From ventilator restrictions to the challenges of self-isolation, people with intellectual and developmental disabilities are facing a crisis years in the making.
The novel coronavirus pandemic is exposing major cracks in the systems that protect Americans living with disabilities, particularly intellectual and developmental disabilities. And if they do fall ill, some states’ policies could restrict their ability to get lifesaving treatment.
For those living in residential facilities and group homes, or even those able to live independently with the help of visiting nurses, the pandemic poses a significant risk. Some people living with disabilities require around-the-clock personal care, the kind of care that’s virtually impossible to give during a pandemic that necessitates social distancing. Already, positive coronavirus cases have been found at group home facilities in New Hampshire, Missouri, and Maine, among others — and several people have died.
Making matters worse, in some states, access to lifesaving treatment for Covid-19, like ventilators, could be restricted, including for people who need ventilators on a daily basis (for example, people with some neuromuscular disorders) in Kansas, or, in Alabama, those with “severe or profound mental retardation,” including children.
In response, many Americans with disabilities and their allies are fighting back. In Alabama, disability advocates filed a federal complaint with the US Department of Health and Human Services against ventilator and health care restrictions, with similar complaints also being lodged in Kansas, Tennessee, and Washington. They argue that restrictions on lifesaving care for coronavirus are clear violations of the Americans with Disabilities Act and treat people with disabilities as though they are their diagnosis.
Treatment restrictions on disabled people ignore scientific evidence, said Shira Wakschlag, director of legal advocacy for The Arc, an organization focused on people with intellectual and developmental disabilities.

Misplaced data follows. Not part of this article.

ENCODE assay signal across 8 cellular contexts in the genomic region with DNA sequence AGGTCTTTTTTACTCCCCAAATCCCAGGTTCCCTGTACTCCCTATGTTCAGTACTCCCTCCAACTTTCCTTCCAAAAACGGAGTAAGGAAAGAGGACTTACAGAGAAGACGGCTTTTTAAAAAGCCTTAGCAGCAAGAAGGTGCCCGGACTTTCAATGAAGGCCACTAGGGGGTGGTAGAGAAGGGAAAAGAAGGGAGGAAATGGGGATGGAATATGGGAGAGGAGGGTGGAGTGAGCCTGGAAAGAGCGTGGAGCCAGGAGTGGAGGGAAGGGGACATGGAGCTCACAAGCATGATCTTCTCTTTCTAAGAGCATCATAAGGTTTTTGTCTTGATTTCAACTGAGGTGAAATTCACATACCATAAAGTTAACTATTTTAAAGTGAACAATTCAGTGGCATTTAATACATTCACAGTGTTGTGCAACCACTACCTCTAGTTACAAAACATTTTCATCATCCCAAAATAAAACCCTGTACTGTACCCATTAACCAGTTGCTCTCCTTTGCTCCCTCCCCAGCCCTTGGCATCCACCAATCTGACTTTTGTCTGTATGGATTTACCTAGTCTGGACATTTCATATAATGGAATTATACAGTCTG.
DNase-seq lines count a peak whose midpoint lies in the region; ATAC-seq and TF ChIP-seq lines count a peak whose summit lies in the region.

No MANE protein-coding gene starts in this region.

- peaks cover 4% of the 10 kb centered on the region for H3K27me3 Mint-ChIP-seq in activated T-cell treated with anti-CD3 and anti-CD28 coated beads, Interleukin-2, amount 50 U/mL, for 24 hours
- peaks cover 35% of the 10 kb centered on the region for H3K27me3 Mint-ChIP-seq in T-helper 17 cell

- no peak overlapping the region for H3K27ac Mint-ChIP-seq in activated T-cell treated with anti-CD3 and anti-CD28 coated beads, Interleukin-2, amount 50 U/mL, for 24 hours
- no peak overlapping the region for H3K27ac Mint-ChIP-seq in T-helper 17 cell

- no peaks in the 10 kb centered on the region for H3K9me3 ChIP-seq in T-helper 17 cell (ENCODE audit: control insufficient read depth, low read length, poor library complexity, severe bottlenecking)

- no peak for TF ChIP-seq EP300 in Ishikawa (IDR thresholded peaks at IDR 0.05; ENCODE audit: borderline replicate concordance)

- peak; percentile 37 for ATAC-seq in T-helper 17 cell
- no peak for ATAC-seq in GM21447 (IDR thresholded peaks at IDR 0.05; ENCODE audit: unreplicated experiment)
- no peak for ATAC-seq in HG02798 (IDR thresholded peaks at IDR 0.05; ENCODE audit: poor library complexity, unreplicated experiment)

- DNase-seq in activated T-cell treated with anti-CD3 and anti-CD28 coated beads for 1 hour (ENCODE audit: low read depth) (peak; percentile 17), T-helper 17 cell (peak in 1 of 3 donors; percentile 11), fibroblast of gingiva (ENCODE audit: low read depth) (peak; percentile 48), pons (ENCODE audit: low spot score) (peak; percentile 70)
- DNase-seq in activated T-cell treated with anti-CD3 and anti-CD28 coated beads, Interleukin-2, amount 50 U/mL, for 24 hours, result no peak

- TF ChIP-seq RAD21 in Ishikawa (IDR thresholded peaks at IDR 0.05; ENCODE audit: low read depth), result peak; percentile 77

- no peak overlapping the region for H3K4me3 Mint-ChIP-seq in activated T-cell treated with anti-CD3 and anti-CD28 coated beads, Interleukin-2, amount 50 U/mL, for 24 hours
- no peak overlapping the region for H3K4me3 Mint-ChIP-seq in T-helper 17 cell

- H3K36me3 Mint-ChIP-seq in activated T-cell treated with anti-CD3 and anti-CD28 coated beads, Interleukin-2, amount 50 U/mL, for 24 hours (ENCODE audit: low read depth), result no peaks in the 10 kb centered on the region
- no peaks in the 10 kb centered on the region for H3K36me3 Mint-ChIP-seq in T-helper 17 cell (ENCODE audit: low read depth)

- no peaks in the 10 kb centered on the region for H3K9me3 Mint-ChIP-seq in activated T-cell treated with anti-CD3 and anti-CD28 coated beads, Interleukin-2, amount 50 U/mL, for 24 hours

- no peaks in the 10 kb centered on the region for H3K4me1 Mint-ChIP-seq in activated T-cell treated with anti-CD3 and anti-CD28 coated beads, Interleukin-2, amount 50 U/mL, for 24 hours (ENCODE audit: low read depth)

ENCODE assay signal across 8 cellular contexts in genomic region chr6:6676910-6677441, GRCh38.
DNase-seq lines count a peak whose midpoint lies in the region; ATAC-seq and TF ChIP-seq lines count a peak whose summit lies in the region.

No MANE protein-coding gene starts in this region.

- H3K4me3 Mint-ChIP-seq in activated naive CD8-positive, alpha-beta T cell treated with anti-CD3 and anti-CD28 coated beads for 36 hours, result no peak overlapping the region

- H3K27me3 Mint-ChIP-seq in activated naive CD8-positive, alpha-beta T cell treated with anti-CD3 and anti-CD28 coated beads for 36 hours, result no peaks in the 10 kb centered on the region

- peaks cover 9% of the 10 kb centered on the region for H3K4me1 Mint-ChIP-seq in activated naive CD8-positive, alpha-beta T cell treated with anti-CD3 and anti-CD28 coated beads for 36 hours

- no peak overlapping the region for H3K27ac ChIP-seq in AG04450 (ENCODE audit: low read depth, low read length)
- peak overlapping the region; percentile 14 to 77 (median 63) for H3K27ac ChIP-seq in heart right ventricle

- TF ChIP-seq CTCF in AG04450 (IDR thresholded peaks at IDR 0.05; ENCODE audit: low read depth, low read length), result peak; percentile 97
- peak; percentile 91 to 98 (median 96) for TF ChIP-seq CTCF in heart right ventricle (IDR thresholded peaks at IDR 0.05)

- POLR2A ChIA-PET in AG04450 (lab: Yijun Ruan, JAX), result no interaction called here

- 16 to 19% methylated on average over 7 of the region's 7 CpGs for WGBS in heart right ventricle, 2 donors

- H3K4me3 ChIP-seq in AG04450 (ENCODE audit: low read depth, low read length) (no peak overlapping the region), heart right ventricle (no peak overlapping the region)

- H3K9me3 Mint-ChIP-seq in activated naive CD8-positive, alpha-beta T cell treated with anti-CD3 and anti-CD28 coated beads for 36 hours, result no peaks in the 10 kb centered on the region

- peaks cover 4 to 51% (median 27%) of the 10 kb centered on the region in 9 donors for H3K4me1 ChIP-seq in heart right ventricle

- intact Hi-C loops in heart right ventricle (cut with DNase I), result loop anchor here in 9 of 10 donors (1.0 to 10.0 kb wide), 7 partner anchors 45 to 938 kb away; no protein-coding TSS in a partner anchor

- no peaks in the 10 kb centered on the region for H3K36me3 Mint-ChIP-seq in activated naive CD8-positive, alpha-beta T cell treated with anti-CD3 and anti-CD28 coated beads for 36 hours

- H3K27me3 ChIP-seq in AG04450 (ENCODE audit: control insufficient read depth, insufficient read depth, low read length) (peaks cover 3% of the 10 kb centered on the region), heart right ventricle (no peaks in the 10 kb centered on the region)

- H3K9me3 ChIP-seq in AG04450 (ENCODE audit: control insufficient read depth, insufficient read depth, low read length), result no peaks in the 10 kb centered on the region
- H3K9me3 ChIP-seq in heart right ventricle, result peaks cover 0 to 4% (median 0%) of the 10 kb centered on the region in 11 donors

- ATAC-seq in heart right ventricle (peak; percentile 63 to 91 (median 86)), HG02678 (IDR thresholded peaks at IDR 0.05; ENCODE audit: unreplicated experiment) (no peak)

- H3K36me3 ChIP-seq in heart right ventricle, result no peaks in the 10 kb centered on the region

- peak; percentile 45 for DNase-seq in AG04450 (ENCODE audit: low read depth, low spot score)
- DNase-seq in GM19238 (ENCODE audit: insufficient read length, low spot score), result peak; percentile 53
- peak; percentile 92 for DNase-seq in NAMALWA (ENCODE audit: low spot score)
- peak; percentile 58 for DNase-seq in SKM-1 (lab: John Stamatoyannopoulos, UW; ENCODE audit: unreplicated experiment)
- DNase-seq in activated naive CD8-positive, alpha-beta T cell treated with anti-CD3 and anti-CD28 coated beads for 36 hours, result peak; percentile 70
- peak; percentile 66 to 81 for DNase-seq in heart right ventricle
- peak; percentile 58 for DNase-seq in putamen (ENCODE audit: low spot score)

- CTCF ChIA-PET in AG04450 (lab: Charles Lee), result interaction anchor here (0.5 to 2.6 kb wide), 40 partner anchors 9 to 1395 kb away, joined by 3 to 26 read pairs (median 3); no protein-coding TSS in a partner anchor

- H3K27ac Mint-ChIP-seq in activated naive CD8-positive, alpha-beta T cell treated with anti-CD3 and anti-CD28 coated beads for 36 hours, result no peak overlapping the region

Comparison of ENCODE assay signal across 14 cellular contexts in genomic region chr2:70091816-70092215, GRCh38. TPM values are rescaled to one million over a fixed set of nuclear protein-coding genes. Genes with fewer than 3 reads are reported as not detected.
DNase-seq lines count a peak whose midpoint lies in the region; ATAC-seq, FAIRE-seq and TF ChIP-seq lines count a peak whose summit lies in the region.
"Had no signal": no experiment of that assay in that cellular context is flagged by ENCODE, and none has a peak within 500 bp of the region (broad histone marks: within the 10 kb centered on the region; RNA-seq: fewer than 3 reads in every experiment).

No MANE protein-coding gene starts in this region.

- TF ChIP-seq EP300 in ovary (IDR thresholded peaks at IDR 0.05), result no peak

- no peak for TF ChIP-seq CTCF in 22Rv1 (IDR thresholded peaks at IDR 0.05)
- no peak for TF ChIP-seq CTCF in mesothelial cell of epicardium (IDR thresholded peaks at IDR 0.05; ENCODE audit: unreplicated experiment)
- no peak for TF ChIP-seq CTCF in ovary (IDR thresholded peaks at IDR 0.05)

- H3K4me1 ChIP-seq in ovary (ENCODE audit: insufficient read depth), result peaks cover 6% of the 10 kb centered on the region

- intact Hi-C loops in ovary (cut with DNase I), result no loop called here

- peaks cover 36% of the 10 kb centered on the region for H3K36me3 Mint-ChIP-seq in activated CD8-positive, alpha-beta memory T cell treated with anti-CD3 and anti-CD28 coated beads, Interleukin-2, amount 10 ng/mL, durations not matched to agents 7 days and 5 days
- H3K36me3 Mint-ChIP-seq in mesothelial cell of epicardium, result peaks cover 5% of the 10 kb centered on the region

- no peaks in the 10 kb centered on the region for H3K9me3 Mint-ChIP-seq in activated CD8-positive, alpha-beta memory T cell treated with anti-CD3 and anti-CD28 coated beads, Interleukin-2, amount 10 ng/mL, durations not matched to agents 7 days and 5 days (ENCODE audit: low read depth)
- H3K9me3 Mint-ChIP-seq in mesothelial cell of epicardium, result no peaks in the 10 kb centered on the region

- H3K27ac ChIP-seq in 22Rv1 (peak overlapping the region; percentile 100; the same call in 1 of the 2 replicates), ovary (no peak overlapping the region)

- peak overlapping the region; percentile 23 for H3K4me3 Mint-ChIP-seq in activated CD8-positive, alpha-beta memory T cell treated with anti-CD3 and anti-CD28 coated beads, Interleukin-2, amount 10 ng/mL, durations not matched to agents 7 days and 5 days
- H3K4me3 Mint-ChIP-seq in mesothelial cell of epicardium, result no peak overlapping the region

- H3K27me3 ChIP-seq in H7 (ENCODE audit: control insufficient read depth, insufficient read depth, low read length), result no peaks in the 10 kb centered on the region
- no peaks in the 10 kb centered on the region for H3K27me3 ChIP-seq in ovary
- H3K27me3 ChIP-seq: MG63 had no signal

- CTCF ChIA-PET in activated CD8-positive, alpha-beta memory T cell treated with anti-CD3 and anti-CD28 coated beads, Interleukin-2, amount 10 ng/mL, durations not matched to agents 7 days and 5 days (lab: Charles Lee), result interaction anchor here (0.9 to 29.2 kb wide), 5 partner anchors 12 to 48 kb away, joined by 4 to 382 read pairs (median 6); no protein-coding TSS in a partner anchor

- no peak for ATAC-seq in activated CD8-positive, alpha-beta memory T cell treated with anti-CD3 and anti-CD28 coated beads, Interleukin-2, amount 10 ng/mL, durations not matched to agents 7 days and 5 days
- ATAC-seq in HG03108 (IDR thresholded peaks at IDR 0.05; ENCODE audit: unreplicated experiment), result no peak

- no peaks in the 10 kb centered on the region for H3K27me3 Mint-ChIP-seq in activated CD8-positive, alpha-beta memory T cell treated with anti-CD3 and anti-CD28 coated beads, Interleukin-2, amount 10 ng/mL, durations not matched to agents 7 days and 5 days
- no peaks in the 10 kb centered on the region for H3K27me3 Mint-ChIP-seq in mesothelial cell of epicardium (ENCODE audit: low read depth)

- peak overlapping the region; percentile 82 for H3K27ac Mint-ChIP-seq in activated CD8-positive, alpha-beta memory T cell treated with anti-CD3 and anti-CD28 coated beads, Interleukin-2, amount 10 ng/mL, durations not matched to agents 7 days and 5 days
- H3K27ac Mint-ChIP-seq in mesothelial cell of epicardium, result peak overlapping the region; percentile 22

“You’re basically making an assumption about the individual’s quality of life [if] someone has an intellectual disability, regardless of the severity,” Wakschlag said. “[That] does not necessarily have any bearing on whether they can respond to medical treatment.”
But some are concerned that people with intellectual and developmental disabilities who may have just found jobs or community will lose hope because of the pandemic and its requirements.
“There are many who looked forward every morning to get up and to be able to go out and to be a part of something. Working, feeling that they’re part of a community, there’s something there,” Ricardo Thornton, a former resident of the since-shuttered Forest Haven Asylum in Washington, DC, told me. “And with what we have going on right now, we’re more isolated.”
A crisis decades in the making
Roughly 61 million Americans are living with a disability of some kind, according to the Centers for Disease Control and Prevention (CDC) — about 26 percent of the population. And in 2016, 7.37 million of those Americans were living with an intellectual or developmental disability.
While about 70 percent of those with an intellectual or developmental disability were able to live at home with the help of family and caregivers, about 681,000 are living in nonresidential settings, from supported-living apartments to group homes and, in 37 states, state institutions that can house dozens to hundreds of residents. In Texas, for example, roughly 3,500 people lived in state institutions as of fiscal year 2015.